Agriculture: The Backbone of an Empire
No farms, no food!
In modern times, this is a bumper sticker people put on their cars to support agriculture and the conservation of farmland. But it’s also a reminder of how farms and farming make up the foundation of all civilization.
The people living along the banks of the Nile River — who later became the Egyptians — were some of the world’s first farmers, and they were also some of the best.
They used a combination of skill and rich resources to grow their civilization, and in doing so, they developed a deep connection to nature that helped define their culture and society.
The Fertile Lands of the Nile River
Let’s get one thing out of the way: the Egyptians were extremely lucky.
The Nile River, the world’s longest, runs straight through the Sahara Desert, which is almost entirely void of life. Its banks are oases of green in an otherwise barren, desert wasteland.
That it exists is somewhat of a miracle, but the Nile River delivered another gift besides water: fertile soil.
For plants to grow, they need sunlight, water, and nutrients, which must come from the dirt.
The Nile River would flood once a year, and its waters, which were rich in silt, the term used for these nutrients, would inundate the land around the river.
This not only deposited large quantities of water but it also fertilized the soil. This turned the land adjacent to the Nile River into some of the most productive farmland in the world.
Without having to do much at all except plant and wait, the Egyptians were able to grow grains, mainly wheat and barley, in abundance, as well as all sorts of fruits and veggies. This meant there was always food in Egypt!
In Lower Egypt, the Nile River splits into the Nile Delta. Three main channels bring water and silt to a vast area, creating one giant farm that the Egyptians used to build their civilization and also trade with their neighbors.
Flooding and Irrigation
The yearly flooding of the Nile was a momentous event. Melting snow from the mountains of Libya and Sudan would combine with rainwater and rush down towards the Mediterranean Sea.
Without this flood, Egypt as we know it would never have existed. And the Ancient Egyptians were quite aware of this. A good flood was often the focus of prayers and other religious ceremonies.
In a practical sense, the Egyptians knew the flood was their only chance to collect water.
They learned early on to build reservoirs and irrigation channels so that they could gather floodwater and use it throughout drier parts of the year. They also invented something called the shaduf, which was effectively a crane with a bucket at the end that allowed farmers to water their crops from the reservoirs.
Basing Life Around the Flood
Because the flood was such a critical event, much of Ancient Egyptian society was based around it. For example, one of the responsibilities of the pharaoh, the Egyptian ruler, was to make sure the gods remained happy throughout the year so that they would deliver a good flood. No pressure!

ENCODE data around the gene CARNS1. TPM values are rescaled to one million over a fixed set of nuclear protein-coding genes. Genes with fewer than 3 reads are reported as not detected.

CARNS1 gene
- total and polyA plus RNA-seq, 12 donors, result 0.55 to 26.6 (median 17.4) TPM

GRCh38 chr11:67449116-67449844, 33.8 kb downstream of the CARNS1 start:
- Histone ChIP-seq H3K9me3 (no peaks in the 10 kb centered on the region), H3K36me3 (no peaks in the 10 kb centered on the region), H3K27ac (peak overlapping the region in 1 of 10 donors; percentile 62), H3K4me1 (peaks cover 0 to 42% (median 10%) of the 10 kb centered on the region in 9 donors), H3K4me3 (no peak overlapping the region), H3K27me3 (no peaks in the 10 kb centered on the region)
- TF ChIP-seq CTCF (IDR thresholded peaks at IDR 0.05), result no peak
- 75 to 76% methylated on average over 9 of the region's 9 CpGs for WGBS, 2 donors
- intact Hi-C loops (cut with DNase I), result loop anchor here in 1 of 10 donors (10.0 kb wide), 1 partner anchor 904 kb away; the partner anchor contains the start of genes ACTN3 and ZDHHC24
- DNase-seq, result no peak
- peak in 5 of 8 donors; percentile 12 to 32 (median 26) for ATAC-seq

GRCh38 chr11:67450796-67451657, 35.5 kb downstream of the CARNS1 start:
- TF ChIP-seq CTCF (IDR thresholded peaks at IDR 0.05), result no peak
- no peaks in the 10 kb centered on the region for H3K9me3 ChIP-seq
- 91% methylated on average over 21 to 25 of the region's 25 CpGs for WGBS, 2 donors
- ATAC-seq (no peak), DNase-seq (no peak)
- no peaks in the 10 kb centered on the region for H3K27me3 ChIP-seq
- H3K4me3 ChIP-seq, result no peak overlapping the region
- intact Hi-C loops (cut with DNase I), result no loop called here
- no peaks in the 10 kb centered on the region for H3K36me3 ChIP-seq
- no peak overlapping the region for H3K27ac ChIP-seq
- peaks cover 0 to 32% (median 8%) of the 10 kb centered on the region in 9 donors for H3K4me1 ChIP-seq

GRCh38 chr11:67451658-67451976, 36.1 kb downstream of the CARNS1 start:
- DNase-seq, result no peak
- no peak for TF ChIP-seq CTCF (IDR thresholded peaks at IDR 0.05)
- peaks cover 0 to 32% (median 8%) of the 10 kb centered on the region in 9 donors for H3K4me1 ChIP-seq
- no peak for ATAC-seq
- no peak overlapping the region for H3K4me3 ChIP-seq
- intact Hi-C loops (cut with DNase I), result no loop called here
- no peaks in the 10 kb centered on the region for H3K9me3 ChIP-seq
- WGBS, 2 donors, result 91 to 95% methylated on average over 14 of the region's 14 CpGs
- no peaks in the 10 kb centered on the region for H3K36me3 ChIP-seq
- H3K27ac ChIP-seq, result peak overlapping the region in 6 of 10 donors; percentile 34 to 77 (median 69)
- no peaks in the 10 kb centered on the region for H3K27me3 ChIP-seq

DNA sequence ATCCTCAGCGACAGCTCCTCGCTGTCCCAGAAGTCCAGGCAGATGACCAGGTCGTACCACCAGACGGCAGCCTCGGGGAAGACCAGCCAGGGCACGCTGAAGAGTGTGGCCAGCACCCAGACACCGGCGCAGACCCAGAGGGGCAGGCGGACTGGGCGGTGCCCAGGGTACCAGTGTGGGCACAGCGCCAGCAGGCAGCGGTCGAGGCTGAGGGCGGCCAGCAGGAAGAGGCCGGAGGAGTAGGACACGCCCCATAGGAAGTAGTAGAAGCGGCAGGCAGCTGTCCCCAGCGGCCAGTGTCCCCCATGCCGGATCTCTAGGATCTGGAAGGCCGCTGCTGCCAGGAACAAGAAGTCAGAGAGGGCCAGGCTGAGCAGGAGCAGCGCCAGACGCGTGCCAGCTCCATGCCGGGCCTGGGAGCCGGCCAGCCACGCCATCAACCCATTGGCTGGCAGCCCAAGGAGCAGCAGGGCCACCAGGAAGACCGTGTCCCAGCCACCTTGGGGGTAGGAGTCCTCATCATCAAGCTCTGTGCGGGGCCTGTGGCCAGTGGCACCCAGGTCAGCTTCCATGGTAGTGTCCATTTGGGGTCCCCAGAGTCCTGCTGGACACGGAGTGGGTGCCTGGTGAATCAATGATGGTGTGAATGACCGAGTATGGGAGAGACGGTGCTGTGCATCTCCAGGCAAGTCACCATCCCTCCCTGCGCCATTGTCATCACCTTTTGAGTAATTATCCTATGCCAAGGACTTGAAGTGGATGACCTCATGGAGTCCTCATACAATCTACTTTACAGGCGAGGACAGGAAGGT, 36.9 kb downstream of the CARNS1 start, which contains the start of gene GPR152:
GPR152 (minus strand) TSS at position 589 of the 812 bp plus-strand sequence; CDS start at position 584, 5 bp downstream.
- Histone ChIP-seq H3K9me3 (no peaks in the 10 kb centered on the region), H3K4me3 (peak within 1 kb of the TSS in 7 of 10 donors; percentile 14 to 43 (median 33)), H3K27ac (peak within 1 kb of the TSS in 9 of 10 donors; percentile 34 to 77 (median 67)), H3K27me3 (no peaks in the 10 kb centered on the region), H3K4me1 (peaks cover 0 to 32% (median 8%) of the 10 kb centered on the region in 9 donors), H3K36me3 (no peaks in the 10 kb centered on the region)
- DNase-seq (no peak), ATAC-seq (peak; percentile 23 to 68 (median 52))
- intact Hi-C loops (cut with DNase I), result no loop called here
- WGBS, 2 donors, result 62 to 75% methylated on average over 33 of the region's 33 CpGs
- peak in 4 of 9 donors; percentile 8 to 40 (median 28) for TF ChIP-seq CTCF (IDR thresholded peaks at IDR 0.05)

The Egyptians also based their concept of time around the flood. They had three seasons. First came Akhet, the Season of the Inundation. Next was Peret, the Season of the Emergence, which referred to the fertile soil that emerged as the floodwaters receded. Last was Shemu, the Season of the Harvest.
Akhet was a time to party. Farmland could be covered by up to six feet (two meters) of water, and so there wasn’t much work that could be done.
So, to make the most of the time, and of course to show the gods their gratitude, they held festivals and other religious ceremonies to celebrate what truly was the foundation of all of life in Ancient Egypt.
The Farmer Class
Over 80 percent of the people in Ancient Egypt were farmers, meaning they were by far the largest social class. Yet they were also on the bottom rung of the social ladder. But this wasn’t such a bad thing.
The Ancient Egyptians knew that farmers were an important part of society, and so they were treated with respect and considered essential to the success of Egypt as a whole.
No one in Ancient Egypt owned any land. It all belonged to the pharaoh. So, everything that was grown also belonged to the pharaoh. But he didn’t just keep it all himself. No one can eat that much!
Instead, as part of duty to maintain the cosmic order and uphold truth and justice in Egypt, the pharaoh took his bounty and distributed it throughout Egypt so that everyone had enough to eat. What a guy!
Using Grain to Grow an Empire
After making sure his own people had enough food, the pharaoh often found himself with extra. Egypt was that productive. So he just threw it all in the freezer and saved it for next year…not!
This was Ancient Egypt, remember, there was no ice nevermind electricity for refrigeration.
Instead, the pharaoh would take this surplus and go shopping. He would reach out to leaders of other kingdoms and offer them what he had in exchange for something good. And since people need food, they were often willing to give up some nice stuff in exchange, such as iron, wood, or precious stones.
For example, the Egyptians loved lapis lazuli, a beautiful blue stone that appears in lots of Egyptian jewelry.
This was a real win-win situation for both parties. The other kingdom got some much needed food, and the pharaoh got something fancy.
Over time, these trade relations helped make Egypt rather rich, and they would use this wealth to expand and create an empire.
So, while the Egyptians may have lucked out by landing in one of the most agriculturally productive places in the world, they used this luck wisely and built one of the most successful civilizations of the ancient world.
Written by Matthew Jones
Illustrated by Pablo Velarde Diaz-Pache